TSMD was first published in parts in 1956/7 and may also be found under the title 'Tiger! Tiger!'. I first read it in the 1960s and it blew me away, becoming established after a couple of re-reads as my favourite SF novel. I hadn't read it for decades, and picked up my much-worn 1965 Panther paperback with some apprehension that it wouldn't live up to my memories. I needn't have worried. This is a dazzling firework display of a story, packed full of original ideas and maintaining a ferocious pace to an unexpected, dramatic and entirely satisfying conclusion.
The author starts with a five-page prologue to set the scene: a 24th Century in which humanity has spread throughout the Solar System, and in which the Outer Satellites are in conflict with the Inner Planets. At the start of the century, a man named Jaunte accidentally discovered teleportation – the ability to transport himself from one place to another by an effort of will – and soon almost everyone was "jaunting". There turned out to be a 1,000-mile limit, though, and no-one could jaunte through space.
Prologues are out of fashion these days, the current orthodoxy being to plunge the reader straight into the action, but I am frankly rather tired of having to read the first few chapters of a story before I can work out what's going on. Bester uses his prologue to outline the kind of society, much altered by jaunting, in which his story takes place, and his book is all the better for it.
We are introduced to the principal character, Gulliver Foyle, as he struggles for survival on board a wrecked spaceship near the Asteroid Belt. An uneducated man of limited ability but great potential, he is only spurred to take the action needed to save himself by the casual spurning of his plight by a passing spaceship. The rest of the story concerns his ferocious battle for revenge against those who abandoned him, a battle which sees him ruthlessly using and abusing all those around him in order to claw his way to the wealth and fame he needs to achieve his aims. In the process, he educates himself, learns to control his rage, acquires a conscience and finally realises his undreamed-of potential.
It has rightly been said that any modern author would spread the ideas scattered liberally through TSMD over a fat trilogy, but Bester packs them all into 195 pages. Jaunting, one-way telepathy, a woman who can only see in the infrared, the interrogation techniques of the Nightmare Theatre and the Megal Mood, a rewired nervous system to provide blinding speed and an automatic "Commando killer" programme, exotic drugs, sympathetic blocks which automatically kill people if they try to reveal secrets, an explosive of almost unimaginable power which can be detonated only by thought, and a vivid account of the confused senses of synaesthesia. The settings include a lost asteroid colony made up of descendents of scientists who regard scientific formulae as religious texts, a prison deep within the Gouffre Berger cave system, an Earth dominated by vast corporations whose hereditary leaders form the nobility, and the Martian base of a Sklotsky sect whose members voluntarily have their nervous systems severed. It's all here, wrapped up in an exhilarating ride of a story. For me, the only jarring note which showed the age of the novel was the inclusion of a character so poisoned by radiation that no-one else could survive near him, while he remained healthy.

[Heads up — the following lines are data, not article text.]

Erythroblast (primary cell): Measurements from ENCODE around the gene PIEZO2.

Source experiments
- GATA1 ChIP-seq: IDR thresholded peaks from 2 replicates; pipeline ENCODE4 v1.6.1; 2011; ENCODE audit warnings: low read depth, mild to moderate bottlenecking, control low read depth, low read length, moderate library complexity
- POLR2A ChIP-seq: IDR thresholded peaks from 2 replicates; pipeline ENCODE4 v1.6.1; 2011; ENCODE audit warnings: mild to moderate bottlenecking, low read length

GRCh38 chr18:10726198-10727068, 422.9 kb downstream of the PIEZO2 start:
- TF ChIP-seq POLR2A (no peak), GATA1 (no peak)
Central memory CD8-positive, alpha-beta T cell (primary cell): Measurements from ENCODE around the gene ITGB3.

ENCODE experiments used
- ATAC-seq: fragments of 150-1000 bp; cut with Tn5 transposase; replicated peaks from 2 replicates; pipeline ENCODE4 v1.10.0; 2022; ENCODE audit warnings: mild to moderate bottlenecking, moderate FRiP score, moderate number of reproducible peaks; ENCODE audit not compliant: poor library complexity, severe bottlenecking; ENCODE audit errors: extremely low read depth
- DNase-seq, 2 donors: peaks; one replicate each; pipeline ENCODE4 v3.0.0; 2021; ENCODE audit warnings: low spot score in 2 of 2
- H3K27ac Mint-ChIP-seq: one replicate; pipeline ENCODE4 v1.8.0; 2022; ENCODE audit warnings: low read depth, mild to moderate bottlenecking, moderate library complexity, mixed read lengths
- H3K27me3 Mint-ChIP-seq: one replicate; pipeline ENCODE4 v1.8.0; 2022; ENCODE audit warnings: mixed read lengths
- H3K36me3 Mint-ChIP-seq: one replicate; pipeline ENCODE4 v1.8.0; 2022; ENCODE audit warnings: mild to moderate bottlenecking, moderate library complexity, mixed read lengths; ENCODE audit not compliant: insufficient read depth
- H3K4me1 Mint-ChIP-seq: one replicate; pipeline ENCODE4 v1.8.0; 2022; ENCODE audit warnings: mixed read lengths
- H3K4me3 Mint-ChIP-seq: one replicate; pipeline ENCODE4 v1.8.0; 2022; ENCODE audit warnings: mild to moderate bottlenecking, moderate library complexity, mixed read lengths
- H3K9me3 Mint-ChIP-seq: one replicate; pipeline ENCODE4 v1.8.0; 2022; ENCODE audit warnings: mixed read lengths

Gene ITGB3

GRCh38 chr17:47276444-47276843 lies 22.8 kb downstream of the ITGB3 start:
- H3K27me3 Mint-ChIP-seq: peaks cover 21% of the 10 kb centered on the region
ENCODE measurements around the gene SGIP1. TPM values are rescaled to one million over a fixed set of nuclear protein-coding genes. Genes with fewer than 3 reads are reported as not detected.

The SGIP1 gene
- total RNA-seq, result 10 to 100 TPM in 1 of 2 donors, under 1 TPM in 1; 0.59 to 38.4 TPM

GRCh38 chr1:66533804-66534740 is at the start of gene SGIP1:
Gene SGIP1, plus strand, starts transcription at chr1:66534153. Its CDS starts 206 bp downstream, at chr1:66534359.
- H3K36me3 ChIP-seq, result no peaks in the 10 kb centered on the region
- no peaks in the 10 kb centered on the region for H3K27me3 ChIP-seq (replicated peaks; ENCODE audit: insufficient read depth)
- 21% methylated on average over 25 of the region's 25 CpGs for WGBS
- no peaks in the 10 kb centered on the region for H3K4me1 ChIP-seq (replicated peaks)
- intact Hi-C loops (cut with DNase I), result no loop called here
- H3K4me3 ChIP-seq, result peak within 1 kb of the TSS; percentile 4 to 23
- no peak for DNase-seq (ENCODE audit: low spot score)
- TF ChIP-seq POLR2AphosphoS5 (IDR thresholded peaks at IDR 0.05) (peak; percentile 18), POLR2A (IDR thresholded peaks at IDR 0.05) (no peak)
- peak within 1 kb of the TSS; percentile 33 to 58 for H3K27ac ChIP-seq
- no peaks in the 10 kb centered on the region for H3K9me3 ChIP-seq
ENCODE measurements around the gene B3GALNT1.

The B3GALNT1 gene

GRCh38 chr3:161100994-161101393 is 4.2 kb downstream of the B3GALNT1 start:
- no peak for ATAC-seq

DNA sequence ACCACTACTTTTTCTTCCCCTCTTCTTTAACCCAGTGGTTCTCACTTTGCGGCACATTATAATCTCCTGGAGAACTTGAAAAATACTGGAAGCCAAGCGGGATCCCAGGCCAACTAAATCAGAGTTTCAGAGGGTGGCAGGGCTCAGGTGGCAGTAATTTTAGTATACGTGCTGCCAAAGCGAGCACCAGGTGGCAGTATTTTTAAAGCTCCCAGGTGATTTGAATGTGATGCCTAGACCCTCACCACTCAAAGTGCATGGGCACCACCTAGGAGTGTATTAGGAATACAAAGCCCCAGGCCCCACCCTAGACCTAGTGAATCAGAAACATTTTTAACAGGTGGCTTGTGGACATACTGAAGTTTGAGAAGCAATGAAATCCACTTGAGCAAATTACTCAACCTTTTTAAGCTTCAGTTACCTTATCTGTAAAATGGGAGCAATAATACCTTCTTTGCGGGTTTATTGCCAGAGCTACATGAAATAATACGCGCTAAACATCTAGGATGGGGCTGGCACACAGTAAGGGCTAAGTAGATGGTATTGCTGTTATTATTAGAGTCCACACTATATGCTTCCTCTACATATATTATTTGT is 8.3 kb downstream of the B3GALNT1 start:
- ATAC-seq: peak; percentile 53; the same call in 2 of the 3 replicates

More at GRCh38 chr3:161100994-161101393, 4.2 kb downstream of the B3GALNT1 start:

Critics may argue that modern novels use their greater length and slower pace to include much better characterisation, but in doing so they lose the relentless, unputdownable drama of TSMD. Science fiction is essentially about new ideas and concepts, about stretching the imagination, and TSMD delivers this better than any other novel I know.
Bester (1913-1987) had previously won a Hugo award for 'The Demolished Man' (1953), a novel about telepathy which, although good by most standards, doesn't really compare with TSMD. However, he didn't write another novel after TSMD for nearly twenty years, and nothing he subsequently wrote achieved the same dramatic impact. This is disappointing, but it can't detract from his achievement in writing what is still, in my opinion (and that of many well-known SF authors), the greatest of the classics of the genre. Anyone with an interest in science fiction should read this book, at least once!